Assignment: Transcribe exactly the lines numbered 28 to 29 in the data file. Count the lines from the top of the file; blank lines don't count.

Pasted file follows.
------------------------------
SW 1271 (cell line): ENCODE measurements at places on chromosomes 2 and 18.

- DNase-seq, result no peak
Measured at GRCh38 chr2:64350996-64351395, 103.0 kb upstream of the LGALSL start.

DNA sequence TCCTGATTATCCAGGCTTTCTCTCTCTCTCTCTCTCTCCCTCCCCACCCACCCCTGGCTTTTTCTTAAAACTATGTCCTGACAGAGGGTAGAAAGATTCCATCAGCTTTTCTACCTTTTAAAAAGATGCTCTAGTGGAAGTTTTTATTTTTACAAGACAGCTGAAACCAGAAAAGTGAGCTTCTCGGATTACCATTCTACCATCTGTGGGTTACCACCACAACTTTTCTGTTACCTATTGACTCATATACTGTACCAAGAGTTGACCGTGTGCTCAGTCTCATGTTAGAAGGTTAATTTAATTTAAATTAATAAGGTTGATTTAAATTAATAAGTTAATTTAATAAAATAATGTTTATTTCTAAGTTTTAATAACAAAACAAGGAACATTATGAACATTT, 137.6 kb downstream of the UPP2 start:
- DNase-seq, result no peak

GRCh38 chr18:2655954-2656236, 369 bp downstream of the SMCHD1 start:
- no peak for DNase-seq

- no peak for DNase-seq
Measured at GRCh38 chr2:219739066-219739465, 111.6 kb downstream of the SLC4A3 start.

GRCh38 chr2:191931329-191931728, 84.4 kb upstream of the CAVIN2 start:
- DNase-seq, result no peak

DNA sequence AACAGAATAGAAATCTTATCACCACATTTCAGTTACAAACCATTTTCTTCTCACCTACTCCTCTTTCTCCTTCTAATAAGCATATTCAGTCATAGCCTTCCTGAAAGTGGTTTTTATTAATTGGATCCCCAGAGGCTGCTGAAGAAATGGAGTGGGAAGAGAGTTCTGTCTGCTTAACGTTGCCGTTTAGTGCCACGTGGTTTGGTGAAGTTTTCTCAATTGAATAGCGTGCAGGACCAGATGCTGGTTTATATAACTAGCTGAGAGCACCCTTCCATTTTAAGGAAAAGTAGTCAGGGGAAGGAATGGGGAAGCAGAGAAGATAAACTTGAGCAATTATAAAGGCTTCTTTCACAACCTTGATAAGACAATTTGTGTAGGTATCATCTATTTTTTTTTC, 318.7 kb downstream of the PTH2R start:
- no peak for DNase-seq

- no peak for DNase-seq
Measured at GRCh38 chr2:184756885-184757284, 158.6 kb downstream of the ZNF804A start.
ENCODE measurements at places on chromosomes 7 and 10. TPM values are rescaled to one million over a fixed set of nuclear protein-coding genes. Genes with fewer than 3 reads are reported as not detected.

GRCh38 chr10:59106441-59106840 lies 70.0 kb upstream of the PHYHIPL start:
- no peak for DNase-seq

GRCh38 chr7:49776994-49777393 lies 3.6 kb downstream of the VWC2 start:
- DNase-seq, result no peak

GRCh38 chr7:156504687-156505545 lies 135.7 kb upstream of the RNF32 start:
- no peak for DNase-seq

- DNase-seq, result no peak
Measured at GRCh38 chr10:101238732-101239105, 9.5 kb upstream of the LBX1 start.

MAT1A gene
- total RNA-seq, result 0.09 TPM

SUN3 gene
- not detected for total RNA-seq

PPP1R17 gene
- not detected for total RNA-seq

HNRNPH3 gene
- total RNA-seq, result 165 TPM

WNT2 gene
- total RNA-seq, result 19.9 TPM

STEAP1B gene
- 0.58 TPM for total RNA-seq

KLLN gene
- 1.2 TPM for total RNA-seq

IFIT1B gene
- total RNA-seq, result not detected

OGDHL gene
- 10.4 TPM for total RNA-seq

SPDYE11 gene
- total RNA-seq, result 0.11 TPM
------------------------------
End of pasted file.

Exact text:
- not detected for total RNA-seq

PPP1R17 gene